“Two of the most important aspects of a successful bioinformatics platform are accessibility and content, and we have developed the Truwl platform with these considerations in mind.”

EB:  What do you see as the biggest challenge(s) the genomics data analysis field is currently facing and why? How can we overcome these challenges? How important is standardization of data analysis?

KS:  There are so many challenges – let me highlight a few of them:

  • Standardization: there are so many areas in genomics that would benefit from the development and uptake of standards, more standardized samples, standards around data security and access, and of course standards for data analysis methods. There are many situations where data analysis MUST be standardized. This includes collaborative projects, like work performed in consortia, where results are coming from multiple sources with the intent of combining and comparing the data. This simply can’t be done with confidence unless everyone is processing their data the same way. Lack of standardization also makes it hard for newcomers to know what to use. Everyone is doing things their own way, as a result there is a lot of time spent on repeated efforts. Keeping up with the technology is so hard. First one needs to know what is current, what is robust, what is going to provide good results, then how to use it. Nextflow core has been phenomenal in this area, first for providing a set of curated pipelines, followed by setting standards on how the pipelines should be written.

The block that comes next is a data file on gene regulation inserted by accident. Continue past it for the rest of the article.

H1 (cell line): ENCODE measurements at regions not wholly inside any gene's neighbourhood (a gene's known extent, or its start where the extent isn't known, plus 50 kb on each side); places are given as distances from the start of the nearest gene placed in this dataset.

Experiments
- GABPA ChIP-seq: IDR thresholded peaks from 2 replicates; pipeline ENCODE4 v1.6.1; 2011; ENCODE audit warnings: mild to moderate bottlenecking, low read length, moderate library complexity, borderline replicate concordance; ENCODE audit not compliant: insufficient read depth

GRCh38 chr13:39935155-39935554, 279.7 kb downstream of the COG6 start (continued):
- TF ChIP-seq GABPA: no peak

• Data access: another well-known and ongoing pain point. There are a lot of parts to this. Determining who can have access is only the starting point. Providing and tracking access and ensuring that the data doesn’t leak outside of set boundaries is a big concern for data owners. Not being able to access data is the primary reason that workflows don’t run successfully on Truwl on the first try. Even if our system is supposed to have access, there often is a permission setting that wasn’t set properly.
  • Bioinformatics methods: are a necessary part of the genomics ecosystem, but they require   maintenance and continued development to become (and stay) high-quality, robust, and well-documented and to be used and trusted widely. Unfortunately, the rewards system for the maintainers and developers isn’t there so projects often become abandoned, or individual researchers have to optimize them themselves, often on the side. Maintenance and support of software needs to be recognized as an important scientific output, and there needs to be funding for it. I was excited to see the Chan Zuckerberg Initiative (CZI) providing some grants in this area, but that is just a start, there needs to be much more.
  • Methods testing and validation: Testing and validation of workflows doesn’t get as much attention as needed. When a workflow fails it’s hard to understand where things went wrong. Similarly, when a workflow succeeds you still need to verify that everything is correct. A generalizable framework for testing workflows and a community-maintained collection of testing datasets would be beneficial to everybody.

“Maintenance and support of software needs to be recognized as an important scientific output, and there needs to be funding for it.”

EB:  Is there anything else you would like to share with the readership?

KB:  We are beginning pilot programs with partners for our workflow comparison system, so we are interested in connecting with organizations that have needs around workflow validation, re-validation, and ongoing assay performance monitoring.

Brigitte Ganter